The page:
On that particularly dismal trip to Hot-As-Heck, NC in the summer when I was 16, my mom distracted "my grandmother" (my own awkward name for her, since it never rolled off my tongue to call her "Grandma", or anything like that.) outside for a bit, my Dad pushed aside a large dresser to reveal a door in the front room that lead deeper into the house. Behind the dresser, in neatly appointed rooms covered by a thick layer of dust, lay the year 1965 or so. Furniture in conversational positions, and a lovely baby grand piano, showing signs that a real life had been lived here. Organized and bright, these lonely rooms had been untouched for at least a decade, I suspected. And the "kid's" rooms (my Dad and his brother) were just as they left them even longer ago. At times, my grandmother talked about her "kids" as if they were still boys, and her husband (my grandfather) who had died before I was born, as if he were still alive. My Dad showed me the rooms, whispering quietly, unemotionally, and factually about what each room represented for him. We tiptoed out, put the dresser back as it was, and pretended to be sitting quietly when she came back in.

Back to the present:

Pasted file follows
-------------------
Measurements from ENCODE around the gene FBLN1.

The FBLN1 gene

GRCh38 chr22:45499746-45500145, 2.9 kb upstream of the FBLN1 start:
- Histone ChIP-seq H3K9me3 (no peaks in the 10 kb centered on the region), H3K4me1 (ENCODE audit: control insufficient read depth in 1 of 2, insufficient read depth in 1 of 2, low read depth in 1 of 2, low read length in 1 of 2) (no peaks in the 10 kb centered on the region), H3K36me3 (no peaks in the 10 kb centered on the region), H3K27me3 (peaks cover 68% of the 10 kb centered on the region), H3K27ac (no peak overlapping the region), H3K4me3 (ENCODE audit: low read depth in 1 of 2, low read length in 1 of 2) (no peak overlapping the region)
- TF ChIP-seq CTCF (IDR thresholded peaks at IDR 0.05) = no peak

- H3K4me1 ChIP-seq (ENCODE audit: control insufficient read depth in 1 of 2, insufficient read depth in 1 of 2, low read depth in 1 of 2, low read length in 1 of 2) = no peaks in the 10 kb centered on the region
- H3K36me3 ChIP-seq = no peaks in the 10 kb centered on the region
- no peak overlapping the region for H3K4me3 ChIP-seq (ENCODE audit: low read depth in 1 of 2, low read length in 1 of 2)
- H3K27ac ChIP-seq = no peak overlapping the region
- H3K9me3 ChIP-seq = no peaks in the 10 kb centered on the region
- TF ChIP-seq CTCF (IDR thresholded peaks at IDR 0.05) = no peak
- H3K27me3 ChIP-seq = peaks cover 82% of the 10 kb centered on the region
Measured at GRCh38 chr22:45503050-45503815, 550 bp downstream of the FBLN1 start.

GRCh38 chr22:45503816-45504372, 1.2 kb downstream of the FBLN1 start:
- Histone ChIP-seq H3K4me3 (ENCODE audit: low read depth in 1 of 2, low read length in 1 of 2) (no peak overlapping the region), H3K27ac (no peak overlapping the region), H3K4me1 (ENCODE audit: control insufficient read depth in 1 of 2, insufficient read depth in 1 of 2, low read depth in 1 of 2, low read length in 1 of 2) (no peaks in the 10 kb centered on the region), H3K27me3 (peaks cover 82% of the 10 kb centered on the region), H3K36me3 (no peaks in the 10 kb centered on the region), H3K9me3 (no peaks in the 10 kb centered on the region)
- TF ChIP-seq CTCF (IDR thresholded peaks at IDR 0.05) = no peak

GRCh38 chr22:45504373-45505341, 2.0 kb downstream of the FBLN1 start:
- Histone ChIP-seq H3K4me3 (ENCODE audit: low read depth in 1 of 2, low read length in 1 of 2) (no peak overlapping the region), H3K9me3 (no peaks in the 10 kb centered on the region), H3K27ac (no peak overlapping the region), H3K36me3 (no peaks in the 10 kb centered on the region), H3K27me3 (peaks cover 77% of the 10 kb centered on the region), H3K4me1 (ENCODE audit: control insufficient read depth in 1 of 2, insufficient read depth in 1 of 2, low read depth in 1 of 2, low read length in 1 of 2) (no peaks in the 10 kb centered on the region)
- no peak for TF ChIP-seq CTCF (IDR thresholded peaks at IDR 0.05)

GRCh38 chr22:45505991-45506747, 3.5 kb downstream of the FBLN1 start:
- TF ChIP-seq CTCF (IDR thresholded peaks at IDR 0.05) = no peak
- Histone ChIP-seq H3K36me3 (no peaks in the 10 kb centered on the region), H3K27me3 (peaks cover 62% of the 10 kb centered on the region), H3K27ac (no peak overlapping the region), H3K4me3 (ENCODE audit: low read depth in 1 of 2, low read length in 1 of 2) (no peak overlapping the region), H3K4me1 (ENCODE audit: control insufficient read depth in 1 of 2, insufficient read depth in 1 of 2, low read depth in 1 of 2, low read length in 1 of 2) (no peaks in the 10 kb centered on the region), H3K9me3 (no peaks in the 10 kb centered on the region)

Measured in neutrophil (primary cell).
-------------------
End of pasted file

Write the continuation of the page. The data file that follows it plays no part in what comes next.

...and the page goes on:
Wiped out after a dressmaking project that went wrong, I decided to work out my dissapointment with a personal project. Because I had used an expensive fabric from my personal stash (a luscious, black double silk organdy) as a lining to help "save" a dress that ultimately didn't work for a client, I decided to reclaim some of that fabric for a new dress, which I would name "Things we lost in the fire". My obsession with flame motifs led me to buy a lovely cotton emblazoned with a firey mix of reds and oranges, and apply it to a summer dress. Set against a smooth, jet-black cotton, I sketched and imagined until a creative frenzy sent me to the dress form to messily drape the design.



These approximate shapes gave me rough templates for cutting my pattern pieces...




I adjusted the pattern to my shape, cut the dress pieces, assembled the dress, and was pleased.



That is, until I put it on. Somehow, I had created what looked like a grandma's nightgown with flames. Hot flashes? Ode to menopause? Not what I was going for. Knowing I would never wear it, I resolved to find the version of this idea that I would/could wear. Okay, the silk organdy has no place on this dress, either. I wanted to place it as a bottom border, sorta giving the illusion that the fabric had been singed as the flames traveled up the dress. Okay, so I could see it in my head... but on the body? Just Terrible.



All of that to get to this. Black skirt, to be worn with a black tank and my favorite red wedge sandals.




Now, if only I had a tattoo...